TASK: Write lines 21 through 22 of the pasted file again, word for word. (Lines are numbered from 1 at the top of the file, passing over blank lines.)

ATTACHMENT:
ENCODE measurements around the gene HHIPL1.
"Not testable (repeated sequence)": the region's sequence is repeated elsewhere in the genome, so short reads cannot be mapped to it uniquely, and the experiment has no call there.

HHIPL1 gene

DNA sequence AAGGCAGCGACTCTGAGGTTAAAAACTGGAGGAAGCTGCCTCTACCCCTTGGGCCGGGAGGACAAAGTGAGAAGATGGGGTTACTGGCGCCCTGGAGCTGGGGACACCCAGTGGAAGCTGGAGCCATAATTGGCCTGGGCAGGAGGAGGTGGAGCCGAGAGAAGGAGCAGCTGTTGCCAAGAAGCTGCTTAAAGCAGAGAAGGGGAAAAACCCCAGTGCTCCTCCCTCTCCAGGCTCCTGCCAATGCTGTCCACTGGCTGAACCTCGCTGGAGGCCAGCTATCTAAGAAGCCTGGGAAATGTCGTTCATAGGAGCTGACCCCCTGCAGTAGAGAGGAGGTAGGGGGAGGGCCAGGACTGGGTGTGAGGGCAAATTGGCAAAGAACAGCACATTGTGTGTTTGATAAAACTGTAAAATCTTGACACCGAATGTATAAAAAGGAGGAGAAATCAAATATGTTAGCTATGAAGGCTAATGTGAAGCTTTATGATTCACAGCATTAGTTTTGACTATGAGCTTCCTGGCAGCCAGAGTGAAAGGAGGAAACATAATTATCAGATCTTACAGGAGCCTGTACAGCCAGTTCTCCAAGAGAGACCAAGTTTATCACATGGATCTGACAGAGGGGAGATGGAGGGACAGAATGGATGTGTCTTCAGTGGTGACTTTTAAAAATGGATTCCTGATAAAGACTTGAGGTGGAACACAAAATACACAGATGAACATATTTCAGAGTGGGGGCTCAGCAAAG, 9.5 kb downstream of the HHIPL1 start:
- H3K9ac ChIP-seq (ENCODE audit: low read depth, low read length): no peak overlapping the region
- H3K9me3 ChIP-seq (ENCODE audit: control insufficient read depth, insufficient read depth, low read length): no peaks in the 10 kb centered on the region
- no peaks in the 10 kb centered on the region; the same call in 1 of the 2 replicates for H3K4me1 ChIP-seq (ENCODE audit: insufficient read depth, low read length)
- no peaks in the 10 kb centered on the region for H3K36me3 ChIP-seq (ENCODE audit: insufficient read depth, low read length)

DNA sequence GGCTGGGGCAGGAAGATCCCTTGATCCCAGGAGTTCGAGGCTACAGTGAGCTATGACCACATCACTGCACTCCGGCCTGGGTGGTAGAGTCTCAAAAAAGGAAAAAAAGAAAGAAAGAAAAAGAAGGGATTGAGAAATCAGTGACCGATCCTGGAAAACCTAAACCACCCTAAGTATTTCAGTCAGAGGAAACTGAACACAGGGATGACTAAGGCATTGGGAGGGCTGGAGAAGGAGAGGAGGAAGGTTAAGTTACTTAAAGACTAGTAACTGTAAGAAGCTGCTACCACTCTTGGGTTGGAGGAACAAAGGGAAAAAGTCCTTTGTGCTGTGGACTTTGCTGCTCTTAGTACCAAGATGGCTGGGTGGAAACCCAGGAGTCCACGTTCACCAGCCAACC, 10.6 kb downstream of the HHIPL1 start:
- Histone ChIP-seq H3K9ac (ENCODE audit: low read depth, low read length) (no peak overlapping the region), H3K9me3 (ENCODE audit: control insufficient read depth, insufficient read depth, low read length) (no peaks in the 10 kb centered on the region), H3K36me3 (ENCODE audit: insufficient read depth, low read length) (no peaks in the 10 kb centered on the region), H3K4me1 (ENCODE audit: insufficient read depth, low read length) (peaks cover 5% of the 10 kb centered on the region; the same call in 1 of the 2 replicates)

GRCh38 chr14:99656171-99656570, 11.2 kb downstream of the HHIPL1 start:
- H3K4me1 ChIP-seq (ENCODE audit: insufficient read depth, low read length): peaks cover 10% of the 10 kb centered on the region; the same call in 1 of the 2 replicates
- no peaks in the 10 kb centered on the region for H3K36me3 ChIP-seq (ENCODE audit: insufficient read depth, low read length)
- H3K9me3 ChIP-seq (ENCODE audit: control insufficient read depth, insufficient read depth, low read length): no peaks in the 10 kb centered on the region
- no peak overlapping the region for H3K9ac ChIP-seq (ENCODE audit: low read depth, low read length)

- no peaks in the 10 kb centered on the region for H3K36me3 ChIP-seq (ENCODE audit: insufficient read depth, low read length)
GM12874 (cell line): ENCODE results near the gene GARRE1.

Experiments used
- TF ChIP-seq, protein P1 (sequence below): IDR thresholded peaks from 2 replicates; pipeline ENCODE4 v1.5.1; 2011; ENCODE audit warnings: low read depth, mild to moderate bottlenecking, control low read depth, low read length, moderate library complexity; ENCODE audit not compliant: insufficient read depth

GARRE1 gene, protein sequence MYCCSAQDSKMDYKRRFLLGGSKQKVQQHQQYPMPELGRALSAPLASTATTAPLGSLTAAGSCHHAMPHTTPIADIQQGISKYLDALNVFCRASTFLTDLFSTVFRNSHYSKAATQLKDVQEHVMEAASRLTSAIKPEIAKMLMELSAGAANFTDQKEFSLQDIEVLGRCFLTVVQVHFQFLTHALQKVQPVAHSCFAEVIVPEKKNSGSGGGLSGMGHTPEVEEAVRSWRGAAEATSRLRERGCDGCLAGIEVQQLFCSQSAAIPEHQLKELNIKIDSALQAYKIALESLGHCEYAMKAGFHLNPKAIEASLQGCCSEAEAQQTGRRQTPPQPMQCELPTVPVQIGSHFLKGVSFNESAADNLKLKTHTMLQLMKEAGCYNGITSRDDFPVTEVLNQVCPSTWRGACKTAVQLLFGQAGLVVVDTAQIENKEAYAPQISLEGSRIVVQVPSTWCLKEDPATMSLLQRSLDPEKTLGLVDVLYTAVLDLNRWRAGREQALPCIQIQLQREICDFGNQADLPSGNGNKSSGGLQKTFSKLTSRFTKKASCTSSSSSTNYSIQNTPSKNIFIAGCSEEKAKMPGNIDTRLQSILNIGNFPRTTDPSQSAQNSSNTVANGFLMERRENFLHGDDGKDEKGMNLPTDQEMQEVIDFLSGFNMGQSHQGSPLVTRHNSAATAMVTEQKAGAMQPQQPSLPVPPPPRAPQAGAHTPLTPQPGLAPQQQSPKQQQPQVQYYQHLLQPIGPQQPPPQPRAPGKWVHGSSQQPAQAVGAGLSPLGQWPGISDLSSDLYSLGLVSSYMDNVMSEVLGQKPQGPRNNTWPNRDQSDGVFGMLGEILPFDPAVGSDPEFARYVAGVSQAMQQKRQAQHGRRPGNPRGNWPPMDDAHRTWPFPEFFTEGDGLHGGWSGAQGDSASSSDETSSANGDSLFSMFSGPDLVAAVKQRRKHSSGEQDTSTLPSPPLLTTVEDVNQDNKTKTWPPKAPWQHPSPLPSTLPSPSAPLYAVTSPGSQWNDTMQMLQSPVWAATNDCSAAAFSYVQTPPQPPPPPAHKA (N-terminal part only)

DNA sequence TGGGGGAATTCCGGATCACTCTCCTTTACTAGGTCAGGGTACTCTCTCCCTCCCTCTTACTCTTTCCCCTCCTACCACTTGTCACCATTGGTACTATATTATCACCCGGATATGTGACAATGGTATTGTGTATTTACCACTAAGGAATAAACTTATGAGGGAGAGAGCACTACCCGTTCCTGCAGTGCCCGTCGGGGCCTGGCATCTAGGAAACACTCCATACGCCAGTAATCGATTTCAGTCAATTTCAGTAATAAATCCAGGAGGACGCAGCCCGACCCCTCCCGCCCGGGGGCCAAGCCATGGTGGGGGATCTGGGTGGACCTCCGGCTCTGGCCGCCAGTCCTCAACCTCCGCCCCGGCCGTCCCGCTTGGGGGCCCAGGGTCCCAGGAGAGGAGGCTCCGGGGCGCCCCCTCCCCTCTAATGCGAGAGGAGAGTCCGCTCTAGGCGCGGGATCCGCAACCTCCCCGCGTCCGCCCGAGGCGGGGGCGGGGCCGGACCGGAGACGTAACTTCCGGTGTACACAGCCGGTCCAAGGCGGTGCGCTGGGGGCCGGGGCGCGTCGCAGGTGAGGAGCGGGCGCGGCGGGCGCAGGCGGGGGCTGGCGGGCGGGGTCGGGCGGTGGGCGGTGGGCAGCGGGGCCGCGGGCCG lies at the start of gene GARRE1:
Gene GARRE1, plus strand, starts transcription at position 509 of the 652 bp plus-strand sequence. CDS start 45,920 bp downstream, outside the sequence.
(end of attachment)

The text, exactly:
DNA sequence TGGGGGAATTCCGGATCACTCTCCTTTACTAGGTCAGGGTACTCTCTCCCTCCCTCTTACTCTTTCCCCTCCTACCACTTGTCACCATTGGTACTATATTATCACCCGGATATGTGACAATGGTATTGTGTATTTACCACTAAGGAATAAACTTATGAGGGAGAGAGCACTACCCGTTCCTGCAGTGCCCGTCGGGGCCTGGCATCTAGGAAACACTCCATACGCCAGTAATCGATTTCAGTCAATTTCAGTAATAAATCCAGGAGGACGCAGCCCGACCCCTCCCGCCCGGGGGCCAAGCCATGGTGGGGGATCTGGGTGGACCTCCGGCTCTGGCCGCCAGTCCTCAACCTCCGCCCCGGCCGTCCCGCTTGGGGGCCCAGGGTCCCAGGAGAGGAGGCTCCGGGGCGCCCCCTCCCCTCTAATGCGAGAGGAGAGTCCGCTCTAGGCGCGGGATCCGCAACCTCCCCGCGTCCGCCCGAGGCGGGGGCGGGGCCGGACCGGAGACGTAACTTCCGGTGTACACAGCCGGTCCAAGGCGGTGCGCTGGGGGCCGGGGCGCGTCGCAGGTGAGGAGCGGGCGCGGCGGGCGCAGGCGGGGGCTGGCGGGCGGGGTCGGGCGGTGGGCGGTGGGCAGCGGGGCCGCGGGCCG lies at the start of gene GARRE1:
Gene GARRE1, plus strand, starts transcription at position 509 of the 652 bp plus-strand sequence. CDS start 45,920 bp downstream, outside the sequence.